Privacy 001Are you a Phishing Ninja or a Phishing Pole?  well in this day and cyber-age it has become a very major issue in that criminal gangs now find it much easier to try and steal your personal information to allow access to your Bank account etc. than to come rob your home.

Phishing is one such way that they try this and at times if you are unsuspecting or a novice to the perils of the internet age this can be very difficult to know if a website is real or not.

OpenDNS have a quick test to see if you can spot the Phishing (fake) from the Real website of many a company you may use. Click the link below to take the test.

OpenDNS Phishing Quiz

Here is my result below, yeah I’m a sneeky silent Ninja!! 


but then I do have knowledge of what Phishing websites look like and how to tell them apart from genuine sites, a few tips are below.

  • Your bank, Financial, Shopping sites will not send you emails asking for you to verify or re-enter your username or password.
  • Companies like Microsoft will not email you to say your PC is not up to date or has malware/virus.
  • Check the website address in and email by hovering over it with your mouse and if its not the same as your normal websites then its not real, and if its in the form of an IP address ( as an example then defiantly do not click.
  • Check the email address that sent you this email, is it actually from the company or not, as an example this is one I was sent from the US Internal Revenue Service (IRS) today.


Note that the email address in the senders position is not the same as the one to reply too, which looks genuine but is not, so if you do get one of these emails but are a non-US citizen then delete, if you are a US citizen its worth letting the actual phishing side of the IRS know and email is HERE on this page.

So best practice is to double check any emails that are asking for finance details and user name and passwords via phone, in person or to the actual companies fraud, phishing customer service dept.

More info on how to spot a Phishing attempt from Microsoft HERE

Hackers take on Secure ID Tokens

hackerI would say not the best security in the world to let this information out in to the wild and for hackers to actually get to the data, while RSA state that its not as bad as portrayed, I can imagine its not good either.

“Hackers have stolen data about the security tokens used by millions of people to protect access to bank accounts and corporate networks.

RSA Security told customers about the “extremely sophisticated cyber attack” in an open letter posted online.

The company is providing “immediate remediation” advice to customers to limit the impact of the theft

It also recommended customers take steps, such as hardening password policies, to help protect themselves.”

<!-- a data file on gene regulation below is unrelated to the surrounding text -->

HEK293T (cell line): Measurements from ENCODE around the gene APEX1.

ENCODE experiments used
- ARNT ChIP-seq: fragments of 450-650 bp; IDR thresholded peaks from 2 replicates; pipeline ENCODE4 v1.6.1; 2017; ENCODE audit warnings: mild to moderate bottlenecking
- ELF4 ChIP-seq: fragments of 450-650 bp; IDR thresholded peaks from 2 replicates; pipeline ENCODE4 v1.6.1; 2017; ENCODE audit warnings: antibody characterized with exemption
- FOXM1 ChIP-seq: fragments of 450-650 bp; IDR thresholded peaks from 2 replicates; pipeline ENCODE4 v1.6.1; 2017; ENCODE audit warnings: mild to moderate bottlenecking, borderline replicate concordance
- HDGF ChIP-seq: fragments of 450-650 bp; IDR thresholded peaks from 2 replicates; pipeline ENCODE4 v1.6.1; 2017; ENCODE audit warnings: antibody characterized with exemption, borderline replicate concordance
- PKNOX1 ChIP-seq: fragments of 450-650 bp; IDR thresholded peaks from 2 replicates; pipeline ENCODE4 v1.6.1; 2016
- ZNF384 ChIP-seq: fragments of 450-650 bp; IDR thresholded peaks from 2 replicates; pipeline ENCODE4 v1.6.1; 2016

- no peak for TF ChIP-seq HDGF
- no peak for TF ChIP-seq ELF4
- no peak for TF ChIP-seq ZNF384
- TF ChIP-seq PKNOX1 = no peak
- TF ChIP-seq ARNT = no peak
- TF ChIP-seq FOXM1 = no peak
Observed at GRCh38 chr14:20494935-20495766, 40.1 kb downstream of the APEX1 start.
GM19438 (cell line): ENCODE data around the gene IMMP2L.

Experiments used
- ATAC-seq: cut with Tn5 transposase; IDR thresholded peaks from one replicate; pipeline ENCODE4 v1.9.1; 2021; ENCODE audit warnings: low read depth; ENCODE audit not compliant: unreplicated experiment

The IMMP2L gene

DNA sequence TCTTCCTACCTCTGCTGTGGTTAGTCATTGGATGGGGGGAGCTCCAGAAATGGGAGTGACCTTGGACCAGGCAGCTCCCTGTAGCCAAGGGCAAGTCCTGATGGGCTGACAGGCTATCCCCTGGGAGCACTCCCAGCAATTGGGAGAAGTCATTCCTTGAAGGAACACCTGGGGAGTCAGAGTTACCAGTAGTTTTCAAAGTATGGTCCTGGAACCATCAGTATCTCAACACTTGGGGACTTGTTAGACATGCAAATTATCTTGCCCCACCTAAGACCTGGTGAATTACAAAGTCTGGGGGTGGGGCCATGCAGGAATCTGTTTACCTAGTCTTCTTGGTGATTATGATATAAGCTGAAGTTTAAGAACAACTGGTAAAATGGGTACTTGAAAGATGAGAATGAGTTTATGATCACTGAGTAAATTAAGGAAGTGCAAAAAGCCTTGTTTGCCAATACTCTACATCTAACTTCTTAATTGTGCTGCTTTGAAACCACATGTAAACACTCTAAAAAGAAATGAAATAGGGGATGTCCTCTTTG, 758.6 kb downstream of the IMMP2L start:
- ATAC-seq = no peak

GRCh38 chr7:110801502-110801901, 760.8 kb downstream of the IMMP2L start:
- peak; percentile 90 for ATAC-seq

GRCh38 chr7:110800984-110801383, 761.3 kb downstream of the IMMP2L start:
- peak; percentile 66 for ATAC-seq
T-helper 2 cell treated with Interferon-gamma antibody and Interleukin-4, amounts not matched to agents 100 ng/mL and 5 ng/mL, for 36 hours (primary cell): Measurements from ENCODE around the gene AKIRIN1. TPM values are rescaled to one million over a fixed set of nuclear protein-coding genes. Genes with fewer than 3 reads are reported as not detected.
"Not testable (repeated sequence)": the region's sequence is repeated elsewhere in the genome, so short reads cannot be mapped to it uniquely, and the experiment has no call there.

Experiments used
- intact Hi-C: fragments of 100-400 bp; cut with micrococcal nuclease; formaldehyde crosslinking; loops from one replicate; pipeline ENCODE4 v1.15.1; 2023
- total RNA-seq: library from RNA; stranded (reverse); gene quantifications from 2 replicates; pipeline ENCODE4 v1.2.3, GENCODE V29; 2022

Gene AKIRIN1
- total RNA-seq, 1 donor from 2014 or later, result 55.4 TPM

Read full Article HERE at BBC Technology News

Windows Vulnerability in MHTML

securityBigMicrosoft have released a Security Advisory KB2501696 for Windows Operating System in which an attacker can affect Internet Explorer, and while this was release last week, I thought it maybe prudent in the light of a few news agencies now posting this information to highlight the information and workaround, until the full patch fix is released.

“The main impact of the vulnerability is unintended information disclosure. We’re aware of published information and proof-of-concept code that attempts to exploit this vulnerability, but we haven’t seen any indications of active exploitation.”

While this is a serious issue, it can be blown out of proportion by the media, when in reality its only a proof of concept and may not be exploited, however its always wise to keep your Windows version and all software fully up to date.

“The vulnerability lies in the MHTML (MIME Encapsulation of Aggregate HTML) protocol handler, which is used by applications to render certain kinds of documents. The impact of an attack on the vulnerability would be similar to that of server-side cross-site-scripting (XSS) vulnerabilities.  For instance, an attacker could construct an HTML link designed to trigger a malicious script and somehow convince the targeted user to click it. When the user clicked that link, the malicious script would run on the user’s computer for the rest of the current Internet Explorer session.  Such a script might collect user information (eg., email), spoof content displayed in the browser, or otherwise interfere with the user’s experience.”

More info HERE

Just click the FixIt logo below to enable and disable the workaround fix.


Keep Yourself Safe Online for Parents and Teens

securityBigIn this day and age of the internet and the amount of social networking that teens do it is a good thing to be aware of the perils of the internet and giving too much information out, the below book is a great insight into security online.

“Help teens ‘own their space’ online. Whether you are a parent, caregiver, or educator, you can keep up with the latest computer and online safety issues and help kids learn to avoid them. In partnership with security expert and author, Linda McCarthy, we offer a free downloadable version of her new book, “Own Your Space – Keep Yourself and Your Stuff Safe Online.” Written for Internet savvy “tweens” and teens specifically, this book is also a useful resource for the adults they rely on.”

Download the e-books HERE

Avoid Windows Telephone Support Scams

virus_alertsI have in the past heard of many of these scams and people who have been duped into thinking the call is actually from Microsoft stating that they have a problems with their PC.

These tend to be bogus as Microsoft will not phone you up stating that they have scanned your PC and found malware or issues that you need fixing.

Cybercriminals have been calling people on the telephone, claiming to be from Windows or from Microsoft, and offering to help solve their computer problems. Once cybercriminals have gained your trust, they can:

  • Trick you into installing malicious software on your computer.
  • Take control of your computer remotely and adjust settings in order to leave the computer vulnerable.
  • Request credit card information so that they can bill you for the phony services

Read more HERE from the MSDN Security Tips Team